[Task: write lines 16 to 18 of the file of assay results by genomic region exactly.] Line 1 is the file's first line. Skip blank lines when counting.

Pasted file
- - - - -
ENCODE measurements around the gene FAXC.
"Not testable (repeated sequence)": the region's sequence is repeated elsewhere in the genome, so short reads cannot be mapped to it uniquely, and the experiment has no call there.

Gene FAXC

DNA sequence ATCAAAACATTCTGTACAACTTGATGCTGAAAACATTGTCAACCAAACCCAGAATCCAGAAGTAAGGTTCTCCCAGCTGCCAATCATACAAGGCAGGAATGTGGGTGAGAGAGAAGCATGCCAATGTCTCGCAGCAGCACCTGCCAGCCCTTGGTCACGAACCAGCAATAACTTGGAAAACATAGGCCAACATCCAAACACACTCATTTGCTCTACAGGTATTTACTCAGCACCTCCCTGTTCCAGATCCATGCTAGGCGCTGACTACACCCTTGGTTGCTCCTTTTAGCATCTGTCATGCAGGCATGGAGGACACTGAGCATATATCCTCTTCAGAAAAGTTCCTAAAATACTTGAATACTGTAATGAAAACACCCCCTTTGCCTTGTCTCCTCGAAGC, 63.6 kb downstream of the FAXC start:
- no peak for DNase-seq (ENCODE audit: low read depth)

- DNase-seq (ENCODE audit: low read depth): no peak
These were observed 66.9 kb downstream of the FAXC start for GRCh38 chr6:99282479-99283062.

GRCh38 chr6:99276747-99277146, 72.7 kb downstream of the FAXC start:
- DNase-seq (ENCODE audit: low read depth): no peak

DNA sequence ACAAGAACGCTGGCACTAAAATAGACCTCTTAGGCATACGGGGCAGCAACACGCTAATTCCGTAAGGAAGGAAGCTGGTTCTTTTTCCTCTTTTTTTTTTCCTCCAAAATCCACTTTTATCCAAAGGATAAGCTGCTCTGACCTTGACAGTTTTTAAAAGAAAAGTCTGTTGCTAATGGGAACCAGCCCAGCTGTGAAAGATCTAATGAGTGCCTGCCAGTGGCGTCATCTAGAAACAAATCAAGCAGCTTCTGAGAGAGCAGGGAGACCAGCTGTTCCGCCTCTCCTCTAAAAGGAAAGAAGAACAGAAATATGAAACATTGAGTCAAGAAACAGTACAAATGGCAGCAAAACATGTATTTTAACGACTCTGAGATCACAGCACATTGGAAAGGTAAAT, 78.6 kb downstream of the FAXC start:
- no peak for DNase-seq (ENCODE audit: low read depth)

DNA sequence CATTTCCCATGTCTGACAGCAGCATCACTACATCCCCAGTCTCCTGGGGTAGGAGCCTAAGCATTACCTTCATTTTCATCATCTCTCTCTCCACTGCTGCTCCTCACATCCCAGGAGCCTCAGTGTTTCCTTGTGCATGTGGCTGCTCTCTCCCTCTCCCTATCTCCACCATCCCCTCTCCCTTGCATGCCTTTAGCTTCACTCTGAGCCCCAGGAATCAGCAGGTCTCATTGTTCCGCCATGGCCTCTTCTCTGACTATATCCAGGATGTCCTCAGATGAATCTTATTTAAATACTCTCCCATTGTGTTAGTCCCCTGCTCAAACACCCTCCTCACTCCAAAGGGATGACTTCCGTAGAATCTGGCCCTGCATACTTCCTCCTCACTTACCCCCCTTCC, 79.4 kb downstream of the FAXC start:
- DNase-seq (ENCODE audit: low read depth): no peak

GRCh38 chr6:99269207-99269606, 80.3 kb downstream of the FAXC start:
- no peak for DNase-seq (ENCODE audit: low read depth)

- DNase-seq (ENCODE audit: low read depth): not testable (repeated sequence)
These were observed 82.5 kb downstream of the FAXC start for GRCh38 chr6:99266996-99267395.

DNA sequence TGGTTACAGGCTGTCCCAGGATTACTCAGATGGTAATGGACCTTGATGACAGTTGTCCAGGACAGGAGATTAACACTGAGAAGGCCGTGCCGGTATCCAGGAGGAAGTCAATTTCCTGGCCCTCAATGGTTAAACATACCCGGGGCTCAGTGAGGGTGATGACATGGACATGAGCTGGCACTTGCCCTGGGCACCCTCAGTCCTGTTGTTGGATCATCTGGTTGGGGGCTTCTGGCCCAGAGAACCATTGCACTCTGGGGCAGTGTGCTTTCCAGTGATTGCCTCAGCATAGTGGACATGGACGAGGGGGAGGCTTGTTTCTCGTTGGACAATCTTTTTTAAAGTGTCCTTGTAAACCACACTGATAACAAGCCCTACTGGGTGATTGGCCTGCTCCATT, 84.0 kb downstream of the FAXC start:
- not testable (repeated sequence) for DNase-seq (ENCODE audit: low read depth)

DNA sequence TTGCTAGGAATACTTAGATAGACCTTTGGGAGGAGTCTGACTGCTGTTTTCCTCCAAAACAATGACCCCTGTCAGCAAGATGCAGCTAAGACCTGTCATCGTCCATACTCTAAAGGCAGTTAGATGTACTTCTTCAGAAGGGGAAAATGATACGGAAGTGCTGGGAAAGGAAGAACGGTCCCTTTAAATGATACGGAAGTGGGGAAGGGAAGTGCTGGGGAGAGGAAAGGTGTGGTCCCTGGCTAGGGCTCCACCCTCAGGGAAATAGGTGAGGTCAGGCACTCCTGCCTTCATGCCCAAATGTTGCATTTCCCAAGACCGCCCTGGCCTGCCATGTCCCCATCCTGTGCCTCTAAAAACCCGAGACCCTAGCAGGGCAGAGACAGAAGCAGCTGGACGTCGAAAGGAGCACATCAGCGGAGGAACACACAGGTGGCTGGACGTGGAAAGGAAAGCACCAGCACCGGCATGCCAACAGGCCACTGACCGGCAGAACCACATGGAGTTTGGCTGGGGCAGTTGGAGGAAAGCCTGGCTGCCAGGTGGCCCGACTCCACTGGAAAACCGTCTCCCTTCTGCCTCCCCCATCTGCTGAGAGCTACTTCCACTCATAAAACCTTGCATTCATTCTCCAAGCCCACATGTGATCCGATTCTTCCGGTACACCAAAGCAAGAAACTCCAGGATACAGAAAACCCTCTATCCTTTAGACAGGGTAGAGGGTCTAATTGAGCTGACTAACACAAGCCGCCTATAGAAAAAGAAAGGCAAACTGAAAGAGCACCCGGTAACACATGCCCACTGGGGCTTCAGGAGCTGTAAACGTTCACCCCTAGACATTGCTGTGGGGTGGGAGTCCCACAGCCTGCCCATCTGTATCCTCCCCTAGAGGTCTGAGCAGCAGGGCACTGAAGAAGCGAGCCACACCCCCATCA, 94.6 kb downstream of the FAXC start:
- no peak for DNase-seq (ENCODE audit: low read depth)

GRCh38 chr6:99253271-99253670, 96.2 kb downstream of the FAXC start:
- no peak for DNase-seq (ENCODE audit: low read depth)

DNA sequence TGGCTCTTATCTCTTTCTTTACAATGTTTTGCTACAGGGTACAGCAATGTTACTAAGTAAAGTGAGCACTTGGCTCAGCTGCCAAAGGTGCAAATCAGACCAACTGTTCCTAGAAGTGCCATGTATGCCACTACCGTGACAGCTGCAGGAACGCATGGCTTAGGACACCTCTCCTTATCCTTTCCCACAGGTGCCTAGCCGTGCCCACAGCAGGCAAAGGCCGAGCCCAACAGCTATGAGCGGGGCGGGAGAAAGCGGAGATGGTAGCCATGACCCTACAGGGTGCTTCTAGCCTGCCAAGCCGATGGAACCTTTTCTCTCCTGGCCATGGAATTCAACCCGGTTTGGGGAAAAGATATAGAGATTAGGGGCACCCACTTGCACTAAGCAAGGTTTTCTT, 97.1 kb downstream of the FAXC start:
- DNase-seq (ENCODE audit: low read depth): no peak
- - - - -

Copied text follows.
- DNase-seq (ENCODE audit: low read depth): not testable (repeated sequence)
These were observed 82.5 kb downstream of the FAXC start for GRCh38 chr6:99266996-99267395.

DNA sequence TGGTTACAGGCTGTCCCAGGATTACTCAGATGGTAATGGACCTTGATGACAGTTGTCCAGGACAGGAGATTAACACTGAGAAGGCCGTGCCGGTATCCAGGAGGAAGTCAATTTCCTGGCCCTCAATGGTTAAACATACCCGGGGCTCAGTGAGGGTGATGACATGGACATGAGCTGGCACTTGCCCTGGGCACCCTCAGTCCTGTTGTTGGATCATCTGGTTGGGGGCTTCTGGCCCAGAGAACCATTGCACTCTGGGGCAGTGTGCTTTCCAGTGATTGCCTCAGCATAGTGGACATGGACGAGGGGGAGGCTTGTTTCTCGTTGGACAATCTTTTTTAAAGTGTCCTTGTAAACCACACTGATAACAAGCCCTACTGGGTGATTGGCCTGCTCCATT, 84.0 kb downstream of the FAXC start: